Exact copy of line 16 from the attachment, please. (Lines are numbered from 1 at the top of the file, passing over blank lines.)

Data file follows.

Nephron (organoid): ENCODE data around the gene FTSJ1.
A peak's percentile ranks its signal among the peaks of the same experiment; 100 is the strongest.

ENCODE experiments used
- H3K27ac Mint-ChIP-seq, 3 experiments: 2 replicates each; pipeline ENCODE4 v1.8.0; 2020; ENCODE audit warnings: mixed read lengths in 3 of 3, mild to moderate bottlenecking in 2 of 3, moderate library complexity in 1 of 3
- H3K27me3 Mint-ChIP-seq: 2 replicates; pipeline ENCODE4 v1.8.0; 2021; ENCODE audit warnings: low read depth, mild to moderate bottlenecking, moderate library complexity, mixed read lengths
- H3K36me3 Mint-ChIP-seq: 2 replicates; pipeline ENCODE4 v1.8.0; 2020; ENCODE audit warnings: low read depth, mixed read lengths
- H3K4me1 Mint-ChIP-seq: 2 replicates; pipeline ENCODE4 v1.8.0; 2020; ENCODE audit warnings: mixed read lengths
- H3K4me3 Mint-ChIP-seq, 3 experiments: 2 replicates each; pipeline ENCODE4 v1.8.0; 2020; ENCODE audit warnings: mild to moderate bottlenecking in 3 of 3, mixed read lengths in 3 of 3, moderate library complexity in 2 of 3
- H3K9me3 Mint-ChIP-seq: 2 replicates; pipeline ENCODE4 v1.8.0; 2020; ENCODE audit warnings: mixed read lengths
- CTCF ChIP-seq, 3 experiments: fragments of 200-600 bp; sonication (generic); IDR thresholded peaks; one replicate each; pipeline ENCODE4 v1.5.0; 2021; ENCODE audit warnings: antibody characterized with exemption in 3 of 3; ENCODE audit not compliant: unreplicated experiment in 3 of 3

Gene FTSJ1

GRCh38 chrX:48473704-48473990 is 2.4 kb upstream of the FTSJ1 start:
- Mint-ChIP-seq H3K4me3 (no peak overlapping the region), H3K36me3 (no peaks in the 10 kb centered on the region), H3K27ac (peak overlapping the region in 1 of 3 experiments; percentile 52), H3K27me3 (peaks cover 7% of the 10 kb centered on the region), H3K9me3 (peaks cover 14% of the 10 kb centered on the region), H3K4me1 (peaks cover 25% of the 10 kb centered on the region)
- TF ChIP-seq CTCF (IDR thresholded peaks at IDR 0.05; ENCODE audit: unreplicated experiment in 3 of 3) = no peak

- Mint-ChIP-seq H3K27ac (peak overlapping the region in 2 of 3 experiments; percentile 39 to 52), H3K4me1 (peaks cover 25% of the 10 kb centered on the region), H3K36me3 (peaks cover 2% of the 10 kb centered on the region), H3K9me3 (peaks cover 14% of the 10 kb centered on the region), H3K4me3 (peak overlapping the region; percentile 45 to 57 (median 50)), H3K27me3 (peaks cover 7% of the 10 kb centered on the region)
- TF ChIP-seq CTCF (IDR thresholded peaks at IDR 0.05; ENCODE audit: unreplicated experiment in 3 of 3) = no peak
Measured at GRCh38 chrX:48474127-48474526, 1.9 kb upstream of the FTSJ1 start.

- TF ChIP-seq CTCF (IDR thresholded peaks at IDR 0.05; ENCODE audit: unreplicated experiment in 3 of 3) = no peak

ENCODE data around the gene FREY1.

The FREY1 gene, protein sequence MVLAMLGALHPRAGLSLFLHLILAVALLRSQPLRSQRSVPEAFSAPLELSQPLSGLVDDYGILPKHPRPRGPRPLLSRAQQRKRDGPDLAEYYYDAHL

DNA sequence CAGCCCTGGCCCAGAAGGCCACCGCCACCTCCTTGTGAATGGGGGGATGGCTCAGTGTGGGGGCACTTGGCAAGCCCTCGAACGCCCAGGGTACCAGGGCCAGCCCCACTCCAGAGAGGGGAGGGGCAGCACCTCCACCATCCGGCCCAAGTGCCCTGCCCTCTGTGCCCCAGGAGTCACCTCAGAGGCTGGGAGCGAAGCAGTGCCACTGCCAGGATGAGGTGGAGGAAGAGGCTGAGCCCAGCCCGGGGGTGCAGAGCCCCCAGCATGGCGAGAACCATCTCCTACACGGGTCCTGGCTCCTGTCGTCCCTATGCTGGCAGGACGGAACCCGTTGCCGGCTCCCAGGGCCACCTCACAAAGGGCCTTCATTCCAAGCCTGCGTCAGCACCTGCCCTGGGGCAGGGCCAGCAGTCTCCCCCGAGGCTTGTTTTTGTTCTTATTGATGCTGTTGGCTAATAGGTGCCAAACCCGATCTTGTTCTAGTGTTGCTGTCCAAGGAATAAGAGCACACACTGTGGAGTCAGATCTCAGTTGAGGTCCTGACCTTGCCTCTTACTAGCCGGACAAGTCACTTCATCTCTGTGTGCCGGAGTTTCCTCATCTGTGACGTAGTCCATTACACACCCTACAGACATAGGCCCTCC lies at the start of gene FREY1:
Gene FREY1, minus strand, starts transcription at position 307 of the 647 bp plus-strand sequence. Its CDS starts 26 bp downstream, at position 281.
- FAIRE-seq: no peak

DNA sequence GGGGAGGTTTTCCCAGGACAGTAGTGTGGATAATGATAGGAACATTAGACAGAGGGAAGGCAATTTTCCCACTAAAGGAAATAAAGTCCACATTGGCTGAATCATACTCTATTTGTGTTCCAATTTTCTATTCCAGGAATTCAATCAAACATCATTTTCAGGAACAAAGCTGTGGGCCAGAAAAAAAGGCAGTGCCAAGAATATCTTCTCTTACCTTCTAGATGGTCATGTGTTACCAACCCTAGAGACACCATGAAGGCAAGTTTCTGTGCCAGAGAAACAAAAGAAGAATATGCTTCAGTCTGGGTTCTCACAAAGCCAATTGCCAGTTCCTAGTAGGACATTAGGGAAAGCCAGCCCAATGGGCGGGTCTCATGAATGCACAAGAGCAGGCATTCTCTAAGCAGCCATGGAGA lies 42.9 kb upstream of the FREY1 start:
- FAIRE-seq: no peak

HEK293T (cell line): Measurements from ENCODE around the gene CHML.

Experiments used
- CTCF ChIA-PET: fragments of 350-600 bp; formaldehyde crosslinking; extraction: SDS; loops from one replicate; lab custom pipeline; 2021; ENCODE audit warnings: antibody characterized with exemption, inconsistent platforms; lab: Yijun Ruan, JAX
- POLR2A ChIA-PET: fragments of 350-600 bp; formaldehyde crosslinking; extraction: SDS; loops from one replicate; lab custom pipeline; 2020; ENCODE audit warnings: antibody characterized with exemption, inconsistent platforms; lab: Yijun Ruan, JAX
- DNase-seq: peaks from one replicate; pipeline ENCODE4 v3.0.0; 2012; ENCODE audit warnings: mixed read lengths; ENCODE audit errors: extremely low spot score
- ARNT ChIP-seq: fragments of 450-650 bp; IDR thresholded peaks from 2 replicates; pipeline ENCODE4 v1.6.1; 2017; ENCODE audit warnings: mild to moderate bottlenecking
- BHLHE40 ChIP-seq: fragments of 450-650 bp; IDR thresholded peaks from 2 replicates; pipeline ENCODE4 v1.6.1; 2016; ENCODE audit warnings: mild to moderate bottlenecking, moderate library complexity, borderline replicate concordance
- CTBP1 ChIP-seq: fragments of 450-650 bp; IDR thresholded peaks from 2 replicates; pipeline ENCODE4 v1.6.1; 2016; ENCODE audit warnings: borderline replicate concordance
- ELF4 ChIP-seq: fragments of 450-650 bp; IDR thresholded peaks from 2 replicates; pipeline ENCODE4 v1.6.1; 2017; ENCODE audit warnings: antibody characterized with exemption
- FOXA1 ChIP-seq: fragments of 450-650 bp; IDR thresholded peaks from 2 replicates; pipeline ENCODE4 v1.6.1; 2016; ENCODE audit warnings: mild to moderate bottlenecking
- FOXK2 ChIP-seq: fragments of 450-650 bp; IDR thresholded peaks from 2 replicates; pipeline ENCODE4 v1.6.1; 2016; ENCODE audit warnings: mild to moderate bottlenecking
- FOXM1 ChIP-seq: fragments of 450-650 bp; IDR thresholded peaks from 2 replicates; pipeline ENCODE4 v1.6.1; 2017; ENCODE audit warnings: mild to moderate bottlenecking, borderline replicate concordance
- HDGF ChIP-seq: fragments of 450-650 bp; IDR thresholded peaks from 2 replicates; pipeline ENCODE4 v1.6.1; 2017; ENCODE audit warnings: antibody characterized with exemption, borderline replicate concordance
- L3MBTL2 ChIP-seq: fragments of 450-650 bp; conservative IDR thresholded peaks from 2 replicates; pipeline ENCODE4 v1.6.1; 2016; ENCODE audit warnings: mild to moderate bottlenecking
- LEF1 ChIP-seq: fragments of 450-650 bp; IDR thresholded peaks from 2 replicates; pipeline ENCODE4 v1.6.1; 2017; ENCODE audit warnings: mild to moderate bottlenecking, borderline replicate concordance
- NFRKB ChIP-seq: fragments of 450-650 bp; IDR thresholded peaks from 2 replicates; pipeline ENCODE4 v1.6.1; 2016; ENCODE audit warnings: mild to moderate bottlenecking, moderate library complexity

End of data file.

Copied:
- TF ChIP-seq CTCF (IDR thresholded peaks at IDR 0.05; ENCODE audit: unreplicated experiment in 3 of 3) = no peak